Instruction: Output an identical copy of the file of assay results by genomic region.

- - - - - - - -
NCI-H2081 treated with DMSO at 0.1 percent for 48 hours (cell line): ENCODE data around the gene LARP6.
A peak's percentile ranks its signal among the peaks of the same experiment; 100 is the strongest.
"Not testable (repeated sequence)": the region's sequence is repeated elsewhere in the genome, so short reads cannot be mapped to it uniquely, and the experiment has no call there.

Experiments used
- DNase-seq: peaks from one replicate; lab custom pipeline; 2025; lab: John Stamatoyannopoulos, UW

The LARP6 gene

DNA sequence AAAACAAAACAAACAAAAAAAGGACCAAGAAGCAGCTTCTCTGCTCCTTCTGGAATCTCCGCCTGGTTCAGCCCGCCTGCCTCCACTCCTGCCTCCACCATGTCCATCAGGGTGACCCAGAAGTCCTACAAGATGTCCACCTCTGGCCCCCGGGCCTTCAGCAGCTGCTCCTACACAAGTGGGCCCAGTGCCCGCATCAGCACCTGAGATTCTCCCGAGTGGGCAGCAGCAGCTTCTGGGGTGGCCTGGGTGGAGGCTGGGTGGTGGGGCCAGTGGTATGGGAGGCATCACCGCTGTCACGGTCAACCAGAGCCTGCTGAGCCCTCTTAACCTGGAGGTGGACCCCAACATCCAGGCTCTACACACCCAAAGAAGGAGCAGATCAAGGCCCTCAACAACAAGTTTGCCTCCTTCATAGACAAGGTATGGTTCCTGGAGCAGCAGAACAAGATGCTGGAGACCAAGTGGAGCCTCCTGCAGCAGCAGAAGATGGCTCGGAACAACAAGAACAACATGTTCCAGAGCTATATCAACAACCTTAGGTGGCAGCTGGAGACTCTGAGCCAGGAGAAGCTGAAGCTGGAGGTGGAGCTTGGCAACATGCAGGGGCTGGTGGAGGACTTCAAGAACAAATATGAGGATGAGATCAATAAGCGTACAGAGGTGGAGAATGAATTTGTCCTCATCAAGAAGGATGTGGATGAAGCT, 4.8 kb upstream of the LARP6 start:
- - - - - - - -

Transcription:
NCI-H2081 treated with DMSO at 0.1 percent for 48 hours (cell line): ENCODE data around the gene LARP6.
A peak's percentile ranks its signal among the peaks of the same experiment; 100 is the strongest.
"Not testable (repeated sequence)": the region's sequence is repeated elsewhere in the genome, so short reads cannot be mapped to it uniquely, and the experiment has no call there.

Experiments used
- DNase-seq: peaks from one replicate; lab custom pipeline; 2025; lab: John Stamatoyannopoulos, UW

The LARP6 gene

DNA sequence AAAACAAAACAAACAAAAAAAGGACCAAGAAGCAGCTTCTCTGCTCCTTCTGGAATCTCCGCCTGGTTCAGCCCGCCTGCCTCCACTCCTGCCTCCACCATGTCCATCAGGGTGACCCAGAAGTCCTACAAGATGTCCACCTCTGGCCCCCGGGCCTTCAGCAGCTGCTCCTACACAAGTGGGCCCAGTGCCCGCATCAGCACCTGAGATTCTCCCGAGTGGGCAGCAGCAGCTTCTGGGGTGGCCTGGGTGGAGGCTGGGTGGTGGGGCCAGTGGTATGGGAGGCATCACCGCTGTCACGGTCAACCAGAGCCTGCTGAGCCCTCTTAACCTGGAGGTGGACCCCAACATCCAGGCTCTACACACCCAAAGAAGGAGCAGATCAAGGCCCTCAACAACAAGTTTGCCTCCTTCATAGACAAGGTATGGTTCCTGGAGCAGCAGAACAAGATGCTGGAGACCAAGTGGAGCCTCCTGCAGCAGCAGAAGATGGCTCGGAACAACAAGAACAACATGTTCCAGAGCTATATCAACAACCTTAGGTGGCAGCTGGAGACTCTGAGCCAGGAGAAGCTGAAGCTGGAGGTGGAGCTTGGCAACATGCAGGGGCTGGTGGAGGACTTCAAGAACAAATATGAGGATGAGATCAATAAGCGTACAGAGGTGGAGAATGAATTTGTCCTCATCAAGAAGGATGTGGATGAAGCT, 4.8 kb upstream of the LARP6 start: